Tax-prep step: nailing down 'worth'
Understanding the fine art of getting your real estate and objects appraised
Another April 15 approaches, another busy time for tax accountants and appraisers.
While these professionals are essential when it comes to buying and selling real estate (see story, next page), they are often needed by people who inherit large sums or donate expensive gifts to libraries or museums.
Estate appraisals provide the basis for value when filing inheritance taxes. And since 1985, donors to charitable institutions are required to include a valid appraisal on their tax returns under certain circumstances: when the gift is an object valued at $5,000 or more, or when a stock is valued over $10,000.
Getting it done right
An estimated 125,000 appraisers work in the United States, with all kinds of specialities. Most work on an hourly basis, charging between $40 and $200 an hour, and they may require at least two hours' work. Travel time and research can lead to additional charges.
Most appraisers are generalists, known as estate appraisers, who will give ballpark estimates on everything in one's home.
Those who specialize in a particular area, such as antiques, coins, or Japanese prints, are on the higher end of the fee structure. At times, estate appraisers may call in specialists.
Appraisals, at times, lead to contention between individuals and the government.
If the IRS finds an object's appraised value to be off by 150 percent or more, it assesses a 30 percent penalty in addition to the payment of the adjusted tax and interest.
Also, the guilty appraiser may be barred from ever again preparing an appraisal for tax purposes, and could face a malpractice suit by the taxpayer.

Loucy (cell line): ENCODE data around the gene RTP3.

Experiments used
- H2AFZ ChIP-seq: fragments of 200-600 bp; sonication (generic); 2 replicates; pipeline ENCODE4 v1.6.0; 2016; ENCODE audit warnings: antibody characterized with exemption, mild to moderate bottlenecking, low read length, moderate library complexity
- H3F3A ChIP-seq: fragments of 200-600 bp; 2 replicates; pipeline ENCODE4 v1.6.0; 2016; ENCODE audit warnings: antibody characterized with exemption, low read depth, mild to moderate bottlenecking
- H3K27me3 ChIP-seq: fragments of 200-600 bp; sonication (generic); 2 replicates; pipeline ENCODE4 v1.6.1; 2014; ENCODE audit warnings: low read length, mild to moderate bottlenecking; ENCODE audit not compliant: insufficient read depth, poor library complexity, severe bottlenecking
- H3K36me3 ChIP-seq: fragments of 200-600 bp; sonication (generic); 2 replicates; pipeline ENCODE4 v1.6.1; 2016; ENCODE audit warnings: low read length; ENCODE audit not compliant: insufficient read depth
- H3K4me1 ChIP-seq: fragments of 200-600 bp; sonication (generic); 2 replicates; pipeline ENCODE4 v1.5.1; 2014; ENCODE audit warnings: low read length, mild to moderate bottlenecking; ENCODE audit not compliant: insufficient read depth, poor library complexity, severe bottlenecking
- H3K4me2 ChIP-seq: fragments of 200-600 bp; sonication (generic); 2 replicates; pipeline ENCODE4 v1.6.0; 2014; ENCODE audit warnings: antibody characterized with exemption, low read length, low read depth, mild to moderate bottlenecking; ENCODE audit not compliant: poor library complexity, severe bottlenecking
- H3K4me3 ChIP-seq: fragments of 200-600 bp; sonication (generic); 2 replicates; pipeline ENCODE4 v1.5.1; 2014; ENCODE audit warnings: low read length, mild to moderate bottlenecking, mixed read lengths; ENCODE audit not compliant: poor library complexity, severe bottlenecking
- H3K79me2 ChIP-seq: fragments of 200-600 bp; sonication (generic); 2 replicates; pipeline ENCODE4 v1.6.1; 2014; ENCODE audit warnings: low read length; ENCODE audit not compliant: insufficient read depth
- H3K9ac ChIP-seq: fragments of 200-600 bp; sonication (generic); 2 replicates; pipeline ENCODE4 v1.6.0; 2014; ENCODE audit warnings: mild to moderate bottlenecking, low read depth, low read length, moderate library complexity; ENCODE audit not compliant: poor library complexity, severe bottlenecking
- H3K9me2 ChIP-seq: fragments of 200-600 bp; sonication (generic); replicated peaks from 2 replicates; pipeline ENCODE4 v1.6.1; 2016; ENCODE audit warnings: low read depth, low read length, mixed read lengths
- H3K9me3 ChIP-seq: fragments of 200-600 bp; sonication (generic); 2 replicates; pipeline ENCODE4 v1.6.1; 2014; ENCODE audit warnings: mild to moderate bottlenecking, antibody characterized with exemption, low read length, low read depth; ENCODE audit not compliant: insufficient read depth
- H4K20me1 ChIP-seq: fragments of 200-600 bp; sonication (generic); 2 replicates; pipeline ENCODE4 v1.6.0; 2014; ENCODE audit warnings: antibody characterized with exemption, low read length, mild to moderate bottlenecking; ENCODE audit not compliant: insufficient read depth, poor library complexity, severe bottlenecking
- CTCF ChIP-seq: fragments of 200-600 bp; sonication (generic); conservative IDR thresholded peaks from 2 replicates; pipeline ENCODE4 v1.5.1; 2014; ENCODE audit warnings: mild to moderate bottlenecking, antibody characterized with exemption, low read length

"There have been abuses in a lot of areas," says Karen Carolan, chairwoman of the Art Advisory Panel of the IRS. The panel was set up in 1968 to help the government determine whether appraisals of fine- and decorative-art pieces are reasonable.
Finding the 'right' value
Disputes can also arise because different values for the same objects may be proffered for different reasons. Values in an estate tend to be on the low side to reduce taxes, while charitable gifts are usually appraised at optimal dollar amounts to increase tax deductions.
"Some appraisers say that there is only one appraisal value, and that is what the object would bring if sold on the market today," says Richard Raymond, an estate appraiser and owner of Richard Raymond Antiques in Ware, Mass.
He goes on to say that, in reality, the estimation of an object is much more circumstantial.
"If you want to transfer assets out of an estate, such as in a donation to a museum, you have to determine what it would cost if the museum went out and tried to buy this same or similar object. Then, you would give the object a higher value.
"However, if you tried to sell the same object to the museum, the question becomes what could you get for it," Mr. Raymond says.
"Then, you would likely give the object a much lower value," he adds. "This drives the IRS crazy, because they say there is only one value, but the determining point is the situation."
(c) Copyright 2000. The Christian Science Publishing Society